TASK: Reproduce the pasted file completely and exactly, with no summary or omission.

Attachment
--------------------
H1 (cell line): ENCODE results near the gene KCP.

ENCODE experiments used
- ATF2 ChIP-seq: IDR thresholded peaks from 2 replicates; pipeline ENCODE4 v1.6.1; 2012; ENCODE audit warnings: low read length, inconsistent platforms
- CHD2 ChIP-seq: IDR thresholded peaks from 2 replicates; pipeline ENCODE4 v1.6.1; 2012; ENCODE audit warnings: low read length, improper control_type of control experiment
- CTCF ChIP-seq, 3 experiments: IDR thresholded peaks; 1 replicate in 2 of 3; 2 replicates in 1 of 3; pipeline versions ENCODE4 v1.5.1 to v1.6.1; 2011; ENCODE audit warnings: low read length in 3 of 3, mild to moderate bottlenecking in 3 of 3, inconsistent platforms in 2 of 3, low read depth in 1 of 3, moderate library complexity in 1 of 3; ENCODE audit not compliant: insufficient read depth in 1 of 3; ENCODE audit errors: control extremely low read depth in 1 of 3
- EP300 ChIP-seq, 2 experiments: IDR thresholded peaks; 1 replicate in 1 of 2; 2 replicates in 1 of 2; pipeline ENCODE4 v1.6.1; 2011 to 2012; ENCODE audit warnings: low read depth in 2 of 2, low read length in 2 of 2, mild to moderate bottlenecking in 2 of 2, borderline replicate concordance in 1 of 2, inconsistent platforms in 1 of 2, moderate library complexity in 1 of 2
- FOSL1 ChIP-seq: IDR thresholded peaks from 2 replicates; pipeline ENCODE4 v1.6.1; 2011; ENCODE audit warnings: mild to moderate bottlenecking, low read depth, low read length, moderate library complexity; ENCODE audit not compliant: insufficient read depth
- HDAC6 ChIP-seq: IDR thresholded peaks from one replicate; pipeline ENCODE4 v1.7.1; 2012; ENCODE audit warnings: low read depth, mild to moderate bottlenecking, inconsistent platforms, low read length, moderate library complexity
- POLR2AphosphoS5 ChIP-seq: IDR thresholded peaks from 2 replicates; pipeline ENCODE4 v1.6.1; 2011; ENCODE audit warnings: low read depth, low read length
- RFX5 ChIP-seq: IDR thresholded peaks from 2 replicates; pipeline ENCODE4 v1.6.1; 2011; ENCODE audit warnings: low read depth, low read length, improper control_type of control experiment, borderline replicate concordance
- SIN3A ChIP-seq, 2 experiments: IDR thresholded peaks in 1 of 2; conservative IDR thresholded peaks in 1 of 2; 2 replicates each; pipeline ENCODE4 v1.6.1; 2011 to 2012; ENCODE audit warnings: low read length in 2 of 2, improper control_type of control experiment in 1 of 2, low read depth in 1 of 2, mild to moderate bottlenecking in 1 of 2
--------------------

H1 (cell line): ENCODE results near the gene KCP.

ENCODE experiments used
- ATF2 ChIP-seq: IDR thresholded peaks from 2 replicates; pipeline ENCODE4 v1.6.1; 2012; ENCODE audit warnings: low read length, inconsistent platforms
- CHD2 ChIP-seq: IDR thresholded peaks from 2 replicates; pipeline ENCODE4 v1.6.1; 2012; ENCODE audit warnings: low read length, improper control_type of control experiment
- CTCF ChIP-seq, 3 experiments: IDR thresholded peaks; 1 replicate in 2 of 3; 2 replicates in 1 of 3; pipeline versions ENCODE4 v1.5.1 to v1.6.1; 2011; ENCODE audit warnings: low read length in 3 of 3, mild to moderate bottlenecking in 3 of 3, inconsistent platforms in 2 of 3, low read depth in 1 of 3, moderate library complexity in 1 of 3; ENCODE audit not compliant: insufficient read depth in 1 of 3; ENCODE audit errors: control extremely low read depth in 1 of 3
- EP300 ChIP-seq, 2 experiments: IDR thresholded peaks; 1 replicate in 1 of 2; 2 replicates in 1 of 2; pipeline ENCODE4 v1.6.1; 2011 to 2012; ENCODE audit warnings: low read depth in 2 of 2, low read length in 2 of 2, mild to moderate bottlenecking in 2 of 2, borderline replicate concordance in 1 of 2, inconsistent platforms in 1 of 2, moderate library complexity in 1 of 2
- FOSL1 ChIP-seq: IDR thresholded peaks from 2 replicates; pipeline ENCODE4 v1.6.1; 2011; ENCODE audit warnings: mild to moderate bottlenecking, low read depth, low read length, moderate library complexity; ENCODE audit not compliant: insufficient read depth
- HDAC6 ChIP-seq: IDR thresholded peaks from one replicate; pipeline ENCODE4 v1.7.1; 2012; ENCODE audit warnings: low read depth, mild to moderate bottlenecking, inconsistent platforms, low read length, moderate library complexity
- POLR2AphosphoS5 ChIP-seq: IDR thresholded peaks from 2 replicates; pipeline ENCODE4 v1.6.1; 2011; ENCODE audit warnings: low read depth, low read length
- RFX5 ChIP-seq: IDR thresholded peaks from 2 replicates; pipeline ENCODE4 v1.6.1; 2011; ENCODE audit warnings: low read depth, low read length, improper control_type of control experiment, borderline replicate concordance
- SIN3A ChIP-seq, 2 experiments: IDR thresholded peaks in 1 of 2; conservative IDR thresholded peaks in 1 of 2; 2 replicates each; pipeline ENCODE4 v1.6.1; 2011 to 2012; ENCODE audit warnings: low read length in 2 of 2, improper control_type of control experiment in 1 of 2, low read depth in 1 of 2, mild to moderate bottlenecking in 1 of 2